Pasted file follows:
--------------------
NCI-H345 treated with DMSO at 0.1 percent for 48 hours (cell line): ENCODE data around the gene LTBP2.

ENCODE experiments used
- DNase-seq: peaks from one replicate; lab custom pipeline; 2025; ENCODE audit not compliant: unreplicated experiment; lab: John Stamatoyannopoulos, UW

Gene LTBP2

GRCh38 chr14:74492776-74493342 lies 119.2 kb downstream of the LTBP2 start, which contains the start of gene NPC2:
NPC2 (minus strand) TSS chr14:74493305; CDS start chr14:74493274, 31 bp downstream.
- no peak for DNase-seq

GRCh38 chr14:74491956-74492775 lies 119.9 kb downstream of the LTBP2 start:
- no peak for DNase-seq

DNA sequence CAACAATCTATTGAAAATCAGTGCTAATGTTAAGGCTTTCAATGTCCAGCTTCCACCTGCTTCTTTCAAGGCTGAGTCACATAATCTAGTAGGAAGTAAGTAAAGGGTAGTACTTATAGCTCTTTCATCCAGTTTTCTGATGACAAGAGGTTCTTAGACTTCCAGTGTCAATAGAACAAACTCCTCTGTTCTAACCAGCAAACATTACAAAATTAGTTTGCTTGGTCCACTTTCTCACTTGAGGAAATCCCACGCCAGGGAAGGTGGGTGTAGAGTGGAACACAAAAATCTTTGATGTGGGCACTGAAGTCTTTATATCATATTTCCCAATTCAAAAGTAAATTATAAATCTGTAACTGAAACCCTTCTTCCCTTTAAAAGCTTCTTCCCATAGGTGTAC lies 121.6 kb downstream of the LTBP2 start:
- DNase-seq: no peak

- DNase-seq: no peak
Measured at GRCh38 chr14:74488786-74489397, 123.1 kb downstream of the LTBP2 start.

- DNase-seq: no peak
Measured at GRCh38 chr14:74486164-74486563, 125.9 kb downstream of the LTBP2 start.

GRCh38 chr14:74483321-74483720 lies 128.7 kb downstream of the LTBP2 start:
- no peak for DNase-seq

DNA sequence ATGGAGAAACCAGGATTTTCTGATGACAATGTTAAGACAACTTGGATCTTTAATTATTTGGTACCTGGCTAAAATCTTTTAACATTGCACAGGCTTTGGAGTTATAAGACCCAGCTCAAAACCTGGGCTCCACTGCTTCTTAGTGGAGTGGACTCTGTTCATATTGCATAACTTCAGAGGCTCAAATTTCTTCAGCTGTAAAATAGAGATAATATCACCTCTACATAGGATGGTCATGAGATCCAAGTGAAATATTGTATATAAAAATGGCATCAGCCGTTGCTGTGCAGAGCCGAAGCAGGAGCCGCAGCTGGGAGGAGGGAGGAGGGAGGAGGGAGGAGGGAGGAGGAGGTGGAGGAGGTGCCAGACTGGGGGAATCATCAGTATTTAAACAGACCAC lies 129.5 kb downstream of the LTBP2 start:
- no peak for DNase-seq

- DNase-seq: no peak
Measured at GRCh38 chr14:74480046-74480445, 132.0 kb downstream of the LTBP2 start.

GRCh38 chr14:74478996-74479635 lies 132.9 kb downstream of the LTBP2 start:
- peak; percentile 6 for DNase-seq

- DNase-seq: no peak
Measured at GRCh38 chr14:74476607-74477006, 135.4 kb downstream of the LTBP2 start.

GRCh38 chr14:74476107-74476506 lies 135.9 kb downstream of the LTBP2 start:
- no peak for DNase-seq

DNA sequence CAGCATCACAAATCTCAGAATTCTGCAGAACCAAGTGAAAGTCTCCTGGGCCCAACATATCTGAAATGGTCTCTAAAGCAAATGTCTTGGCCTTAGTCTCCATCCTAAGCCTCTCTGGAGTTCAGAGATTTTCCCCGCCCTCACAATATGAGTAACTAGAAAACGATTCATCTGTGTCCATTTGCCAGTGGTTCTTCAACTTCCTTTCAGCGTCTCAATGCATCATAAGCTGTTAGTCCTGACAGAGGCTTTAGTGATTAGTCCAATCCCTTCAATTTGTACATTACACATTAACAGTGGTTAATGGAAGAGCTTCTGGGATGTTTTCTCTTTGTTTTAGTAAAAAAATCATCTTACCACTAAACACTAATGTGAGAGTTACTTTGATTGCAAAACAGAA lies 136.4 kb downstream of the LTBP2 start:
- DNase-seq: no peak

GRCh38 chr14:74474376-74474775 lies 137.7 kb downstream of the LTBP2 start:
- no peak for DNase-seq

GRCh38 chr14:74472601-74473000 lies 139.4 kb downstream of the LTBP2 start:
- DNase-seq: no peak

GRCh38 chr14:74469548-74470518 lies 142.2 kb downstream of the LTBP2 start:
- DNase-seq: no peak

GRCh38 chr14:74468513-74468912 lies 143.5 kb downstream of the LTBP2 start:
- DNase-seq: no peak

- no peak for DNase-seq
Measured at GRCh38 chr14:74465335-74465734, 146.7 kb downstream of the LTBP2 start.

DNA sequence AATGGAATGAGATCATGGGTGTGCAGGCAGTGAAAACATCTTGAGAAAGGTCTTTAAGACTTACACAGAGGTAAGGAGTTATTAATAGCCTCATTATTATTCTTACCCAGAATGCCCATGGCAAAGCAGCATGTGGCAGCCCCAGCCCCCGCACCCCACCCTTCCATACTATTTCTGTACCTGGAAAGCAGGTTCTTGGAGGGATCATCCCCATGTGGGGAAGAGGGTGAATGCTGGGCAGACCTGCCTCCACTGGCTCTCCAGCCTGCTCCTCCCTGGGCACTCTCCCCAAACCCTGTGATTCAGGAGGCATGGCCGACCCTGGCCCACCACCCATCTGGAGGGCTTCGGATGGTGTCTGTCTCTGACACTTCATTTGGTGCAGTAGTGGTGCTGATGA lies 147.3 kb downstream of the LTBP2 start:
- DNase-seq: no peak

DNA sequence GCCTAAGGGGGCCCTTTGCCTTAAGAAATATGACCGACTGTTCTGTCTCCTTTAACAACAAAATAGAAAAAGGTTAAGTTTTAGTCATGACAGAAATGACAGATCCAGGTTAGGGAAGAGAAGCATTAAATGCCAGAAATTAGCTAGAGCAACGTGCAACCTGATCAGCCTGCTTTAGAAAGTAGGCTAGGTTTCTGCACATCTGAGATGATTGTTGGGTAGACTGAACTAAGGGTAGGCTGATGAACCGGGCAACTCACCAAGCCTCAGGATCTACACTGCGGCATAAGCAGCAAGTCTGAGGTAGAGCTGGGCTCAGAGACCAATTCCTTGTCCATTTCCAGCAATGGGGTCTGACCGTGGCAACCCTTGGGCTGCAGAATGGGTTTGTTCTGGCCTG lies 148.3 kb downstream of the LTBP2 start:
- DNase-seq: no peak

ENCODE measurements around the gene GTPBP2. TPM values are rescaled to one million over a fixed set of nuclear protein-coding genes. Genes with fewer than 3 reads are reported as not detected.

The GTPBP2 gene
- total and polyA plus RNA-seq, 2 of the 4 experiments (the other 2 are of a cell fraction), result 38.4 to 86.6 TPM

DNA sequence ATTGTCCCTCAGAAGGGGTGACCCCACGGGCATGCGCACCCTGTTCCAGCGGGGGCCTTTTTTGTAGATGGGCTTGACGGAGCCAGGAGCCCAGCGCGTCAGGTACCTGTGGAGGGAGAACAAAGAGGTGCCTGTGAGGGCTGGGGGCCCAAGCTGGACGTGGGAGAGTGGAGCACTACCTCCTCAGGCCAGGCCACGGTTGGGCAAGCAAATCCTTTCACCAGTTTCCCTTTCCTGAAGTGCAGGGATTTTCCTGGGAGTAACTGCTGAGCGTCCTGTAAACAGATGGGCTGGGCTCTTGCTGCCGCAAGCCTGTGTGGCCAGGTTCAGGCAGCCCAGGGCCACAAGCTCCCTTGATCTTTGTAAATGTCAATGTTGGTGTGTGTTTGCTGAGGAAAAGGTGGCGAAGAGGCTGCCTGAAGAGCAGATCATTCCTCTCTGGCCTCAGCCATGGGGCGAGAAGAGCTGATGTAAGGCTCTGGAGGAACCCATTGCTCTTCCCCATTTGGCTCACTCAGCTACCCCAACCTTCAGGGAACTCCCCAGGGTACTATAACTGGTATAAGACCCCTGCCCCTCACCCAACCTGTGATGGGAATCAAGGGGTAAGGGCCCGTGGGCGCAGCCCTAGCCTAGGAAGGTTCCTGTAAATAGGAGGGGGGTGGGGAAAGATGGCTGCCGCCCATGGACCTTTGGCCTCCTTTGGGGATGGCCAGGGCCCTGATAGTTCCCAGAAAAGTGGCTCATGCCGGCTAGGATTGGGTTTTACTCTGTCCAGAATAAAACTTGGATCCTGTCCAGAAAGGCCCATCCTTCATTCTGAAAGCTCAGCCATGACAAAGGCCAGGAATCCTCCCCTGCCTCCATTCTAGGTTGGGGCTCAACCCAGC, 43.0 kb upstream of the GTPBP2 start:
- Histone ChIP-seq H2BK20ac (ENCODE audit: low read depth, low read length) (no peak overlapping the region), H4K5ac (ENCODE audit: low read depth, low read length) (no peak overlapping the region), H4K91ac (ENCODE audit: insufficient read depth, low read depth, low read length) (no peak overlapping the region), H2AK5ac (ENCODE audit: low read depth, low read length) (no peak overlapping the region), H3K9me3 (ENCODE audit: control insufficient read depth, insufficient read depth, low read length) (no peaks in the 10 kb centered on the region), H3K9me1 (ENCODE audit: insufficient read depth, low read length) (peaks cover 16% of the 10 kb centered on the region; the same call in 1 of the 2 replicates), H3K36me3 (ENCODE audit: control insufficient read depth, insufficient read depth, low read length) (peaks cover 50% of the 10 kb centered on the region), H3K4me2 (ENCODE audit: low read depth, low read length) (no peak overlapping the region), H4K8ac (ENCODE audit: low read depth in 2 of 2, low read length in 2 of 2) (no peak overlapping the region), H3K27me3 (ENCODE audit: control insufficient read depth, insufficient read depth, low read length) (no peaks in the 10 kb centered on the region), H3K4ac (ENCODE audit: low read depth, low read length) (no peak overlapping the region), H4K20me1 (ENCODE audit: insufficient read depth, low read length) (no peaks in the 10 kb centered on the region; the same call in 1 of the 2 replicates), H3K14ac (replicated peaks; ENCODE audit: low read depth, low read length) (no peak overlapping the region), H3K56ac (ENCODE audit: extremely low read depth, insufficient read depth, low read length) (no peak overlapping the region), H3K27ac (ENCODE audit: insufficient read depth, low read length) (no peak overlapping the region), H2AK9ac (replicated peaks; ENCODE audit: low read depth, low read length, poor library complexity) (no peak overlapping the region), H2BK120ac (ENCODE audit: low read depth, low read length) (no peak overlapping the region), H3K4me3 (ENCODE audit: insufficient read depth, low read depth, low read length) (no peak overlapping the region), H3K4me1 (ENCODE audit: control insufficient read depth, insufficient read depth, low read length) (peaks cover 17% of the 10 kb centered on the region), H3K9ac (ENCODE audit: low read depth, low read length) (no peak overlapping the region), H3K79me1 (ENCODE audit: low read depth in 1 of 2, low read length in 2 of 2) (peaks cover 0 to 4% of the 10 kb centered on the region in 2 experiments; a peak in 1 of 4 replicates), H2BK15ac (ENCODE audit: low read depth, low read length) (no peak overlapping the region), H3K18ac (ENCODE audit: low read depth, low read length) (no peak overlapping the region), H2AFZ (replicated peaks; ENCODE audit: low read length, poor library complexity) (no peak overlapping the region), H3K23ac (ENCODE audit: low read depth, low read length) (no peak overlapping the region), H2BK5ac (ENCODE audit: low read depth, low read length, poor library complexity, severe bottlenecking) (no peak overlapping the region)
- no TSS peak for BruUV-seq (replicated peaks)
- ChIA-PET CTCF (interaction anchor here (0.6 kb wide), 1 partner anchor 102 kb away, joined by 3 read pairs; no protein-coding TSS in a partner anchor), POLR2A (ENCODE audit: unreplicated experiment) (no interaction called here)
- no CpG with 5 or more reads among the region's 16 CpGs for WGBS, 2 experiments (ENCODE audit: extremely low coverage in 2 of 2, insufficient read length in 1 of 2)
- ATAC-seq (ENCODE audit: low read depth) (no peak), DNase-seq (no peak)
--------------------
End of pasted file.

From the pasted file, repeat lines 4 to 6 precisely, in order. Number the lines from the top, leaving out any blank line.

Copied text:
Gene LTBP2

GRCh38 chr14:74492776-74493342 lies 119.2 kb downstream of the LTBP2 start, which contains the start of gene NPC2:
NPC2 (minus strand) TSS chr14:74493305; CDS start chr14:74493274, 31 bp downstream.